The other example is “The Beautiful Boxer,” Nong Toom. She’s about 34 years old now and doesn’t fight much anymore, but she’s very famous for being the transsexual fighter who began her career as a boy and paid for her sex change through fight purses. Her fight name was Pariyna, but now she’s mostly known only as Nong Toom, which is what she would have been called as a little boy (or girl, as Toom is a nickname for both sexes). She’s a great example of the gendered usage of Nong because she’s in her 30’s and is not significantly younger than anyone who calls her that. So the Nong is kept as a kind of “feminizing” effect.
And Nong Toom actually segues into the second part of my ruminations, on the subject of Kathoey or the “third gender”:
Acceptance and Tolerance is One-Directional
Thailand is much less tolerant of Kathoey or “lady boys” as the west seems to think it is, but it’s still far more tolerant of lady boys than it is of the female equivalent: sometimes also called Kathoey in some instances, but far more often referred to as Tom are female-to-male gender leanings. A lot of female Thai Muay Thai fighters identify as Toms. The name comes from the English “Tom Boy” and loosely groups any woman who dresses toward masculine markers (short hair, bound breasts, “male” clothing and sometimes male personal pronouns). I won’t go deeply into Toms here, but you can read more in my blog post of reading notes from a book on the subject.
Again, the west has this perception that Thais are very embracing of lady boys and “third gender” identities, which isn’t the case. “Tolerant” is a better word for it, but that’s still too generous a concept. What I’m pointing at here though is that the male-to-female gender leanings, whether transgender or transsexual, are far more accepted and tolerated than the female-to-male trans. And my suspicion as for why is because of the change in status.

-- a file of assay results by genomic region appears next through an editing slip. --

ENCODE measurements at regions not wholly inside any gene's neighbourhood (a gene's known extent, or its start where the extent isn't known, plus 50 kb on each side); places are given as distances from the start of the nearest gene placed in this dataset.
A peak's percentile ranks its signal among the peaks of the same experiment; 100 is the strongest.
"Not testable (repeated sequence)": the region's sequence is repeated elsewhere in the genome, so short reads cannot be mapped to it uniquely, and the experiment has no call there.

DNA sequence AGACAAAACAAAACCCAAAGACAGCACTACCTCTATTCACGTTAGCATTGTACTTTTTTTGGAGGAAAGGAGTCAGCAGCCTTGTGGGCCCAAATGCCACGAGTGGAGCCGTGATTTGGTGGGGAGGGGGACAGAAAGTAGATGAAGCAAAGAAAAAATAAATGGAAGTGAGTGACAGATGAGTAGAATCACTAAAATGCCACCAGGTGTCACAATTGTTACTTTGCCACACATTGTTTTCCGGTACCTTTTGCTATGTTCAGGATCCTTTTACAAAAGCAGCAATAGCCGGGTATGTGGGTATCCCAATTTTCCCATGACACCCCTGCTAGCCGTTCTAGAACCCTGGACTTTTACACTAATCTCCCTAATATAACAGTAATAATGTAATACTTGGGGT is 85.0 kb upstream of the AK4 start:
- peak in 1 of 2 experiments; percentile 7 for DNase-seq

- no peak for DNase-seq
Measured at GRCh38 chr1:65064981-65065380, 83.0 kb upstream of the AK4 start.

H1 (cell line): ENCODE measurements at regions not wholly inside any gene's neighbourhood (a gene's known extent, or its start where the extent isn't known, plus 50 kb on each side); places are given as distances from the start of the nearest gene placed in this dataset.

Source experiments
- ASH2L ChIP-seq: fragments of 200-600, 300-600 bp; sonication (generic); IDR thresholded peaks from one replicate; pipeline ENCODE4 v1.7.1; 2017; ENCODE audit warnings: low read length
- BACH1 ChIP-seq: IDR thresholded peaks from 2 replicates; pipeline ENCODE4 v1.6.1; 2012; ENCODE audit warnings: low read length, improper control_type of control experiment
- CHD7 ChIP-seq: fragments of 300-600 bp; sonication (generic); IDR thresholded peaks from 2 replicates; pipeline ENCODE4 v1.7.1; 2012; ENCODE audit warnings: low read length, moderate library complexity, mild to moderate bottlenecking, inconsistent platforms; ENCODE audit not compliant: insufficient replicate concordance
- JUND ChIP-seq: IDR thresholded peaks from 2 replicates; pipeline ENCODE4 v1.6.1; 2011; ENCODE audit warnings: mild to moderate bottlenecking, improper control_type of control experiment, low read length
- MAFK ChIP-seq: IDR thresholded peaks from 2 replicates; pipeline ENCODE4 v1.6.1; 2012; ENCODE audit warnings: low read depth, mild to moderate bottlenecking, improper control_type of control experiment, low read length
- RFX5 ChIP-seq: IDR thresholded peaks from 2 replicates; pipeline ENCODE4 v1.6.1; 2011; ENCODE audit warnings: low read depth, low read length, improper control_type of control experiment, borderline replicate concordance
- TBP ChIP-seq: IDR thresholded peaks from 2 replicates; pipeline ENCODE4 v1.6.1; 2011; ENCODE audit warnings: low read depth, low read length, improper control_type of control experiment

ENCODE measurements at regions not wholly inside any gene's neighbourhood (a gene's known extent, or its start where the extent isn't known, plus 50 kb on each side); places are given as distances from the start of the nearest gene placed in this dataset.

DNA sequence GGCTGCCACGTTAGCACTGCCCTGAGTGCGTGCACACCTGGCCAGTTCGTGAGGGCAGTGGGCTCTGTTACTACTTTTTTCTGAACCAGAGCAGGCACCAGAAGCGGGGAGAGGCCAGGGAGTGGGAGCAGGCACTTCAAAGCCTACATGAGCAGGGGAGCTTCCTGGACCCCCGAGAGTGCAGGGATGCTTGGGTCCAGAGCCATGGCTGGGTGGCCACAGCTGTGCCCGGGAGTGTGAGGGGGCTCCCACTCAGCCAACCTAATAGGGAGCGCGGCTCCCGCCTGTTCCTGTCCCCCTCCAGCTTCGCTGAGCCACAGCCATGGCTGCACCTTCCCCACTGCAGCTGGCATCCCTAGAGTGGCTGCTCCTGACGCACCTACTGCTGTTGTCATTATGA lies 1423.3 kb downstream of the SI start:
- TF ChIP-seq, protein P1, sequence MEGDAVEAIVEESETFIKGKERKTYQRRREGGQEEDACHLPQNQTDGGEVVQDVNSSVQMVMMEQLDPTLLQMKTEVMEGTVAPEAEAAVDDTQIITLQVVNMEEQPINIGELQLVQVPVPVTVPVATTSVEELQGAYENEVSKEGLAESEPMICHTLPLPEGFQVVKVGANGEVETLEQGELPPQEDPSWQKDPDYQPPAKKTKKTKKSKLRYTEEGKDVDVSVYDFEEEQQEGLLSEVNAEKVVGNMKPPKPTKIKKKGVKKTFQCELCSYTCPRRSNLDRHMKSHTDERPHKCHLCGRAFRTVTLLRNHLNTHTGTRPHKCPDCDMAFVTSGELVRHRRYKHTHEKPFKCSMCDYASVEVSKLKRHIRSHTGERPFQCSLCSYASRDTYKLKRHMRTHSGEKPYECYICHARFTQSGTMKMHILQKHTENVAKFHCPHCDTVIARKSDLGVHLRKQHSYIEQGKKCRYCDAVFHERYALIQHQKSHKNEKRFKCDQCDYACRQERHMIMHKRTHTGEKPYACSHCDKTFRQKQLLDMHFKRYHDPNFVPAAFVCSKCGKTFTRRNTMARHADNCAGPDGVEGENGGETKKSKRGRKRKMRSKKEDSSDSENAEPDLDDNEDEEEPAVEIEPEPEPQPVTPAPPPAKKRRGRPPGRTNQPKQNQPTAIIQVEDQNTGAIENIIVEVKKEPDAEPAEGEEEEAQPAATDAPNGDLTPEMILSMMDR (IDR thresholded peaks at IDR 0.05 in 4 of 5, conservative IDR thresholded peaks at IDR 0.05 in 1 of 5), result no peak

Thailand is still a strongly sexist culture, both politically and socially. There are certain practices that can be considered more equal than other parts of the world, including the US, but there is deeply rooted stratification between the genders that put women below men. So a Kathoey is a man (anatomically and socially) lowering himself to the status of being a woman; it’s literally “downward mobility.” And that’s acceptable. But a Tom is a woman (anatomically, socially) attempting to raise herself to the status of being a man, which is unacceptable. These are of course incredibly simplified expressions of what actual trans identity is, but what I’m arguing here is that the greater tolerance of male-to-female is because of the step down in rank whereas the broad intolerance of female-to-male is because it’s an attempt to step up.
Women aren’t allowed in some rings at all and certain areas of temples, near relics, etc. When we are allowed to enter rings, in most cases we must enter under the bottom rope. (I write more about why this is in this post, “Can Bleed Like a Man – Lumpinee, Muay Thai, Sexism, and Meme.”) In short, this is because women menstruate – and that’s the most simplified way of explaining it – thought it applies to even female infants. Nong Toom, who I mentioned in the name section above, doesn’t menstruate and never has. She is “post-op” and has a woman’s body, a woman’s identity, a woman’s life and she fights women, but she goes over the top rope, just as she did as a man. It’s one thing that this is acceptable by the guardians of the “tradition” that keeps women under the bottom rope, but it’s another thing that Nong Toom chooses to go over and not under. Toms, even if they identify as male (which not all do, but many do), still have to go under the bottom rope. They don’t get to choose. Nong Toom is not permitted anymore in the rings of Lumpinee and Rajadamnern, but I believe that’s because she has breasts and would have to take her shirt off to fight, as per the dress code. There is a transgender fighter named Rot Duan who I believe could fight at those rings but refuses because she would have to remove her shirt.
But I find it interesting that Nong Toom doesn’t go under the rope, given the arguments that some make that this is the female tradition and there’s nothing degrading about it. I don’t believe there are any female-t0-male transsexuals, who have undergone sex change operations, who are fighters. So there are no examples to offer, whether they would be permitted to fight with cis men (I’d wager not) or whether they’d be permitted to go over the top rope (again, I’d bet not). Which is the inescapable “fact” of your birth-body’s status. Going from high to low (male to female) is more tolerated than the low to high (female to male), in a culture where “upward mobility” isn’t so much a thing. You are born to a class and you largely stay in it.